An Update on Apple’s A7: It's Better Than I Thought

When I reviewed the iPhone 5s I didn’t have much time to go in and do the sort of in-depth investigation into Cyclone (Apple’s 64-bit custom ARMv8 core) as I did with Swift (Apple’s custom ARMv7 core from A6) the year before. I had heard rumors that Cyclone was substantially wider than its predecessor but I didn’t really have any proof other than hearsay so I left it out of the article. Instead I surmised in the 5s review that the A7 was likely an evolved Swift core rather than a brand new design, after all - what sense would it make to design a new CPU core and then do it all over again for the next one? It turns out I was quite wrong.

Armed with a bit of custom code and a bunch of low level tests I think I have a far better idea of what Apple’s A7 and Cyclone cores look like now than I did a month ago. I’m still toying with the idea of doing a much deeper investigation into A7, but I wanted to share some of my findings here.

The first task is to understand the width of the machine. With Swift I got lucky in that Apple had left a bunch of public LLVM documentation uncensored, referring to Swift’s 3-wide design. It turns out that although the design might be capable of decoding, issuing and retiring up to three instructions per clock, in most cases it behaved like a 2-wide machine. Mix FP and integer code and you’re looking at a machine that’s more like 1.5 instructions wide. Obviously Swift did very well in the market and its competitors at the time, including Qualcomm’s Krait 300, were similarly capable.

With Cyclone Apple is in a completely different league. As far as I can tell, peak issue width of Cyclone is 6 instructions. That’s at least 2x the width of Swift and Krait, and at best more than 3x the width depending on instruction mix. Limitations on co-issuing FP and integer math have also been lifted as you can run up to four integer adds and two FP adds in parallel. You can also perform up to two loads or stores per clock.

I don’t yet have a good understanding of the number of execution ports and how they’re mapped, but Cyclone appears to be the widest ARM architecture we’ve ever seen at this point. I’m talking wider than Qualcomm’s Krait 400 and even ARM’s Cortex A15.

I did have some low level analysis in the 5s review, where I pointed out the significantly reduced memory latency and increased bandwidth to the A7. It turns out that I was missing a big part of the story back then as well…

A Large System Wide Cache

In our iPhone 5s review I pointed out that the A7 now featured more computational GPU power than the 4th generation iPad. For a device running at 1/8 the resolution of the iPad, the A7’s GPU either meant that Apple had an application that needed tons of GPU performance or it planned on using the A7 in other, higher resolution devices. I speculated it would be the latter, and it turns out that’s indeed the case. For the first time since the iPad 2, Apple once again shares common silicon between the iPhone 5s, iPad Air and iPad mini with Retina Display.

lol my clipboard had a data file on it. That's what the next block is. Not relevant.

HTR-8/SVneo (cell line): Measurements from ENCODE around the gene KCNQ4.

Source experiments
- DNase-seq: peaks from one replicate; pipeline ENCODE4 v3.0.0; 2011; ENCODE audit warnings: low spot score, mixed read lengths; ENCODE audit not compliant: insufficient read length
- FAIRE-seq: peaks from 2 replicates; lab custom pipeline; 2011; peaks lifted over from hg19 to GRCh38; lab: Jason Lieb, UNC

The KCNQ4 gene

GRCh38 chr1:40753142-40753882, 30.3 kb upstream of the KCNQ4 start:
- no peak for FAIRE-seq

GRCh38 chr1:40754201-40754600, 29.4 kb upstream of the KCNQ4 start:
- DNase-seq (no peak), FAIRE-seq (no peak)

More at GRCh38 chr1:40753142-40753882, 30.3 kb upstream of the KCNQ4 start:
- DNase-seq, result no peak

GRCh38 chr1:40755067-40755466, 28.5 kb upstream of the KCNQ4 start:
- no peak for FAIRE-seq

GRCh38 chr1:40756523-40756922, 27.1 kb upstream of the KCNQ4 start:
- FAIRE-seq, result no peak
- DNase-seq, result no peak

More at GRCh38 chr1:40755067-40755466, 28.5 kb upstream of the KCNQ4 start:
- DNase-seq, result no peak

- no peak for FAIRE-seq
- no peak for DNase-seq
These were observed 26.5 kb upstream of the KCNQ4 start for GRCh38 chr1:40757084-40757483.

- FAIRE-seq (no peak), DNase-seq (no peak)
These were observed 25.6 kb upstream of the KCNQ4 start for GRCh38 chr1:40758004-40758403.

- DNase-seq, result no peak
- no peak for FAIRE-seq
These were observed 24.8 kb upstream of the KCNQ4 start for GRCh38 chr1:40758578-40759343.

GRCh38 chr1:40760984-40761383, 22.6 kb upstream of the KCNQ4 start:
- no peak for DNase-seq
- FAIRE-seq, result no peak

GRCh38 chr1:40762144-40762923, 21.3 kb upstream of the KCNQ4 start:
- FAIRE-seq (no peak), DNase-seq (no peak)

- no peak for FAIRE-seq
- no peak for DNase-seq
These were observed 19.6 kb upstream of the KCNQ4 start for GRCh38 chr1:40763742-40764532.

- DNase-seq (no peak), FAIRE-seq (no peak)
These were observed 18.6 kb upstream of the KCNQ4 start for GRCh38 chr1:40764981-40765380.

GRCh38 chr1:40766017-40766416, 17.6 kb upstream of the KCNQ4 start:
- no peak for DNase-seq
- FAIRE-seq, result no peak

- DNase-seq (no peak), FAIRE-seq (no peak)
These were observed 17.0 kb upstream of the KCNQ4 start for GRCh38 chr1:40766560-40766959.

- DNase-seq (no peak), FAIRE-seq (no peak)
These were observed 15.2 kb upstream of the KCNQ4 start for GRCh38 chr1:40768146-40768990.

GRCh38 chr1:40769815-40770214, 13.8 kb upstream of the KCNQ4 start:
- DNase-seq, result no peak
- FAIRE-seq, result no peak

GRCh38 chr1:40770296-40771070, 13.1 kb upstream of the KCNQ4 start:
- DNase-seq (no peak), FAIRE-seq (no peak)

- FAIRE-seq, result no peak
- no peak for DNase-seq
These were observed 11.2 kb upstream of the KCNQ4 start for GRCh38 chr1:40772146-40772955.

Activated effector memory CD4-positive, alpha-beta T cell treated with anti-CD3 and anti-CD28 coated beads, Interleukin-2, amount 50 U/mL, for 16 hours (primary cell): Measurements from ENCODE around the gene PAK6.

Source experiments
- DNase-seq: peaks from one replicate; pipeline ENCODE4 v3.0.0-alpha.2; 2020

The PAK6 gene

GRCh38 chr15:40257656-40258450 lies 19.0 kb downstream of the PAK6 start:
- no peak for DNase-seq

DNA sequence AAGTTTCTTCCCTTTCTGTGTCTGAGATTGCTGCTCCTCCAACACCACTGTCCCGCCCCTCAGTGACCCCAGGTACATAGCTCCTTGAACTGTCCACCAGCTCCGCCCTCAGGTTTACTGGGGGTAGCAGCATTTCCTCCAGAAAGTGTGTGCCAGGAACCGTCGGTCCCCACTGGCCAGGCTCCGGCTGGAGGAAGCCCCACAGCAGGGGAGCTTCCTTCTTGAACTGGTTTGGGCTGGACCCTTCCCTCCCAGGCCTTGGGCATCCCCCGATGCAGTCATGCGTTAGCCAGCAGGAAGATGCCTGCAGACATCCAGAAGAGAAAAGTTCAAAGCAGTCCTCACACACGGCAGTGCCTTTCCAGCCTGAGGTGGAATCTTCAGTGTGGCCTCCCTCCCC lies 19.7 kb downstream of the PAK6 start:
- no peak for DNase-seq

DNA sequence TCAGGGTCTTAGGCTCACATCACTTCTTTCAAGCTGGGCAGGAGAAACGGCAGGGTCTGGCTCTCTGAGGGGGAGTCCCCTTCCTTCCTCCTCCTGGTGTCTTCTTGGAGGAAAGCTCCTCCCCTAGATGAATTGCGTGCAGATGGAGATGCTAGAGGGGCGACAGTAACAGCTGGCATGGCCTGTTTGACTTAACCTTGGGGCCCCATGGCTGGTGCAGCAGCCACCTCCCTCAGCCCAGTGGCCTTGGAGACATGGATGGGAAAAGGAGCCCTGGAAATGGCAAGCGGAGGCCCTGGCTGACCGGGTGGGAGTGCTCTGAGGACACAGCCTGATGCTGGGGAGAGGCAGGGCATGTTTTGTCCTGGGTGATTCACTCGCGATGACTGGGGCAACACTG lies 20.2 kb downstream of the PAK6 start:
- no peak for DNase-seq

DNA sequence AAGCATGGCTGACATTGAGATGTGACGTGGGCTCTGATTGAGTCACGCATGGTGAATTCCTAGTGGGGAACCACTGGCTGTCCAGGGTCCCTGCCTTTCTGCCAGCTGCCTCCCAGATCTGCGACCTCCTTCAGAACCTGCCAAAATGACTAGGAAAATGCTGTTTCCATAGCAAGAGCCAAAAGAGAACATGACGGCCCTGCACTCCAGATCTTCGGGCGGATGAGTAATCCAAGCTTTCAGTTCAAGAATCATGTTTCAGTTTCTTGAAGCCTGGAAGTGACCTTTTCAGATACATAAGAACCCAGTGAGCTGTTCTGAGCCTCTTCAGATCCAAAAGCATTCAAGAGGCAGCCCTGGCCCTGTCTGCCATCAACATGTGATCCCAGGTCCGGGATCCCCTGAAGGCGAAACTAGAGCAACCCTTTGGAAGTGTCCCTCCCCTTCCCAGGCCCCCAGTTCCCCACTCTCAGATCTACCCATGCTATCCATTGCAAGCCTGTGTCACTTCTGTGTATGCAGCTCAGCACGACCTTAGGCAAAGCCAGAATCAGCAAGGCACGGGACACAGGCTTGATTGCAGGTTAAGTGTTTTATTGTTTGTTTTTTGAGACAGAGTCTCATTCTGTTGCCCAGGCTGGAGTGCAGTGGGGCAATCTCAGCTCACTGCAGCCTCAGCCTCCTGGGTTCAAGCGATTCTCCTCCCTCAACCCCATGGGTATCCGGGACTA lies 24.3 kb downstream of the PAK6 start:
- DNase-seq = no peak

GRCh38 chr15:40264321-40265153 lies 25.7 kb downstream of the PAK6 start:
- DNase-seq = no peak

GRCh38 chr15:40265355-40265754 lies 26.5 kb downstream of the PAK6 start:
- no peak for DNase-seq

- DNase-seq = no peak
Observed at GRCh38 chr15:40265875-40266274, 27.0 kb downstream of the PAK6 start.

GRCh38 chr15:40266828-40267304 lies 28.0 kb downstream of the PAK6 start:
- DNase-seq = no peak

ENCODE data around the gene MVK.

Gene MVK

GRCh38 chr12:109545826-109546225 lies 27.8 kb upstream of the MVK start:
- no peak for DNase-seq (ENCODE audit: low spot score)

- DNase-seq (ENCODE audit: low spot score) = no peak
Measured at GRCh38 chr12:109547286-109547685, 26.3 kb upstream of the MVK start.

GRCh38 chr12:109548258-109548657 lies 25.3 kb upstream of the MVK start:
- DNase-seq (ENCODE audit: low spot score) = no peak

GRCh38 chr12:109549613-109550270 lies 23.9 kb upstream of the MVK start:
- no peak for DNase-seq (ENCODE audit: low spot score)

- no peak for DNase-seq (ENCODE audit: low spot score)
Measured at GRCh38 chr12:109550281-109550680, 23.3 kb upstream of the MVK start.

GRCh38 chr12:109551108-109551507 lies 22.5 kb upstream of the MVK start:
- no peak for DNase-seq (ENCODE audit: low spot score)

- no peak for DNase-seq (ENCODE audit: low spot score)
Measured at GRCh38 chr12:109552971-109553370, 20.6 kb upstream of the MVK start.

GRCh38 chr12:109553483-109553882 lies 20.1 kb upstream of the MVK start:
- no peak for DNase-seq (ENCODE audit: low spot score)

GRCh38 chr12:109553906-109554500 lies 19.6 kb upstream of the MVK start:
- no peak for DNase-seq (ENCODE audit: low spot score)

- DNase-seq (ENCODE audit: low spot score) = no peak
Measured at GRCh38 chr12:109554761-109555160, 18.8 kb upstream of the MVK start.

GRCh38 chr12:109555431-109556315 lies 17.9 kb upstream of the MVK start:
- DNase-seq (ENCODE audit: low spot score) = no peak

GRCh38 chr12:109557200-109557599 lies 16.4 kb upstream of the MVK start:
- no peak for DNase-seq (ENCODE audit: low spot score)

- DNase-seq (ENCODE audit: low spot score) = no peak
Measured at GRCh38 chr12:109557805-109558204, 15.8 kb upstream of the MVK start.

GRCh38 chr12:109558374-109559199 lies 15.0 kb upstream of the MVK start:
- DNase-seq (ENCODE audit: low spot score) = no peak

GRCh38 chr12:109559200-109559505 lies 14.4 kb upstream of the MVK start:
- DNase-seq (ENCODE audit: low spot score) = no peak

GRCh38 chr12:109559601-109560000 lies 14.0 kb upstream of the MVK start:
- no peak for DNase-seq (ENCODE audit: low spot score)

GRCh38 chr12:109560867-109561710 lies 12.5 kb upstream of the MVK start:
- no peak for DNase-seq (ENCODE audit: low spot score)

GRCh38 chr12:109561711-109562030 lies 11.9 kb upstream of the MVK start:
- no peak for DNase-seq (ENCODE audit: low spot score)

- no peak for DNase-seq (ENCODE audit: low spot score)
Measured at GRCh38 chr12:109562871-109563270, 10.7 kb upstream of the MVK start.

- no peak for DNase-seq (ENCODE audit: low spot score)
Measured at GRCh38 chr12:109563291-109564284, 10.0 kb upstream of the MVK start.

As Brian found out in his investigation after the iPad event last week all three devices use the exact same silicon with the exact same internal model number: S5L8960X. There are no extra cores, no change in GPU configuration and the biggest one: no increase in memory bandwidth.

Previously both the A5X and A6X featured a 128-bit wide memory interface, with half of it seemingly reserved for GPU use exclusively. The non-X parts by comparison only had a 64-bit wide memory interface. The assumption was that a move to such a high resolution display demanded a substantial increase in memory bandwidth. With the A7, Apple takes a step back in memory interface width - so is it enough to hamper the performance of the iPad Air with its 2048 x 1536 display?

The numbers alone tell us the answer is no. In all available graphics benchmarks the iPad Air delivers better performance at its native resolution than the outgoing 4th generation iPad (as you'll soon see). Now many of these benchmarks are bound more by GPU compute rather than memory bandwidth, a side effect of the relative lack of memory bandwidth on modern day mobile platforms. Across the board though I couldn’t find a situation where anything was smoother on the iPad 4 than the iPad Air.

There’s another part of this story. Something I missed in my original A7 analysis. When Chipworks posted a shot of the A7 die many of you correctly identified what appeared to be a 4MB SRAM on the die itself. It's highlighted on the right in the floorplan diagram below:

A7 Floorplan, Courtesy Chipworks

While I originally assumed that this SRAM might be reserved for use by the ISP, it turns out that it can do a lot more than that. If we look at memory latency (from the perspective of a single CPU core) vs. transfer size on A7 we notice a very interesting phenomenon between 1MB and 4MB: